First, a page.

In practice, however, the open-closed cleavage enables those who actually do espouse illiberalism — including Orbán (who has explicitly called for an “illiberal state” based on the Chinese and Russian models) and Kaczy´nski (who, tellingly, rules from behind the scenes) — to dismantle the constitutional framework that permits a peaceful rotation of power.
A single election can thus transform the entire political system, as appears to be the case in Hungary and now Poland.
The question is what drives voters to support the closed camp. In countries with a weak or long-interrupted tradition of liberal constitutionalism, an explosion of nationalism usually follows the establishment of democracy.
The politics of identity prevails, and, unlike that of social welfare, it is not amenable to compromise. The result is a kind of permanent Kulturkampf, in which rigidly binary thinking gives rise to trumped-up claims and conspiracy theories.
Of course, post-communist countries are not alone in their vulnerability to illiberalism. Other factors — such as globalisation, economic uncertainty, an influx of refugees, and security risks like terrorist attacks — can cause voters to turn against liberal democracy.
All of these factors — not to mention confrontation over Ukraine with Russia, which is financing many of Europe’s far-right parties — are at play today in Europe. Even before the refugee crisis worsened sharply last year, avatars of the closed society — France’s National Front and the United Kingdom Independence Party — won elections to the European Parliament in two of the West’s ostensibly best-developed democracies.
The question now is how to stop this destructive trend from engulfing Europe? The answer is straightforward: Co-operation and integration.
When countries fear a loss of sovereignty, whether because of globalisation or an influx of refugees, their first instinct often is to turn inward, even if it means renouncing liberal principles and institutions. But no liberal democracy can survive for long without liberals. And no illiberal democracy can succeed to the extent that it closes itself off to cooperation.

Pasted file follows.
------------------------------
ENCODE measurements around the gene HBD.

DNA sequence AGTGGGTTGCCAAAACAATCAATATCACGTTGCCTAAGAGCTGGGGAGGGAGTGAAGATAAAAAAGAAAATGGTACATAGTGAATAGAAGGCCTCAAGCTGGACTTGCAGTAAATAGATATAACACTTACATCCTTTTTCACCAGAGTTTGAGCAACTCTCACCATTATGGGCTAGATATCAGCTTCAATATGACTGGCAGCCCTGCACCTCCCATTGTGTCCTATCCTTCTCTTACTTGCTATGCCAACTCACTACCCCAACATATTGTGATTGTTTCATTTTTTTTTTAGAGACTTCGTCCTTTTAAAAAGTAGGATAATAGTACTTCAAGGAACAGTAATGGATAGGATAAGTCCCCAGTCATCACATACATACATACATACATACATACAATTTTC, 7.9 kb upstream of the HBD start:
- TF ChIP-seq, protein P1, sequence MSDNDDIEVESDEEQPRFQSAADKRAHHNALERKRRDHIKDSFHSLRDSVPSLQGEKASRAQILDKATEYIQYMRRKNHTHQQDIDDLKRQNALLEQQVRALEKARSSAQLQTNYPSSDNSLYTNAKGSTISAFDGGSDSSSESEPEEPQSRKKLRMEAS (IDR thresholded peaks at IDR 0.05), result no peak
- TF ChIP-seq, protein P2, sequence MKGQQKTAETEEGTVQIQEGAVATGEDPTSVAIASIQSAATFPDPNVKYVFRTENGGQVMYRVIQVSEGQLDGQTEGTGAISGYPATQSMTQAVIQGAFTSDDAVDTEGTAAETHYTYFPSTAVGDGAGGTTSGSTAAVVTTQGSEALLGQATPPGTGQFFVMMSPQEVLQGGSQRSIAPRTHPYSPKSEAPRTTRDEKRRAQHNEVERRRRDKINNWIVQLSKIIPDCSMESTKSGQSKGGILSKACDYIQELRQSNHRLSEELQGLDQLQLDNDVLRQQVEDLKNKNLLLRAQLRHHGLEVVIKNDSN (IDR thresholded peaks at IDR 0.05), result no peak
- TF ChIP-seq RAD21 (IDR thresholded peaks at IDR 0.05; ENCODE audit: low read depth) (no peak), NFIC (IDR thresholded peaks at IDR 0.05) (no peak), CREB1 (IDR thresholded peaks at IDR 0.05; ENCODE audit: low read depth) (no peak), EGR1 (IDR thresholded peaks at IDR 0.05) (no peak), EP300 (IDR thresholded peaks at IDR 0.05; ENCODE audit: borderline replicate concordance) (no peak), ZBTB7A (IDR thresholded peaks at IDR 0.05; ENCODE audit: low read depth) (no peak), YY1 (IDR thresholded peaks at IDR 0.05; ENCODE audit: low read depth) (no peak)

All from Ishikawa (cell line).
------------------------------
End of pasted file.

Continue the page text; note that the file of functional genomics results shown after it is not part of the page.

The primary purpose of European integration at its inception was to safeguard the continent from war. Today, its main purpose is to protect democratic politics in the face of economic globalization.
A more integrated EU can play a central role in resolving existing crises, safeguarding against future ones, and reinforcing liberal norms. In fact, despite rising nationalism, a move toward increased integration appears to be in the cards. If Poland opposes that tendency, it will find itself on the outside, overwhelmed by economic forces it cannot control and Russia’s corrosive influence.
A new iron curtain in Europe, this time between liberal and illiberal democracies — is a grim prospect. Although Poland is not a regional leader, it does wield influence, owing to its large and healthy economy and its strategic role as a buffer between Russia and Western Europe.
This is particularly important with respect to Ukraine, whose independence is viewed by Polish leaders as a precondition of Poland’s own.
But, given the developments in Hungary and elsewhere, European leaders must now draw a line in the sand in defense of Europe’s open society. Today, the EU is testing Poland, and Poland is testing the EU. Poland — and Europe — can win only if the EU does.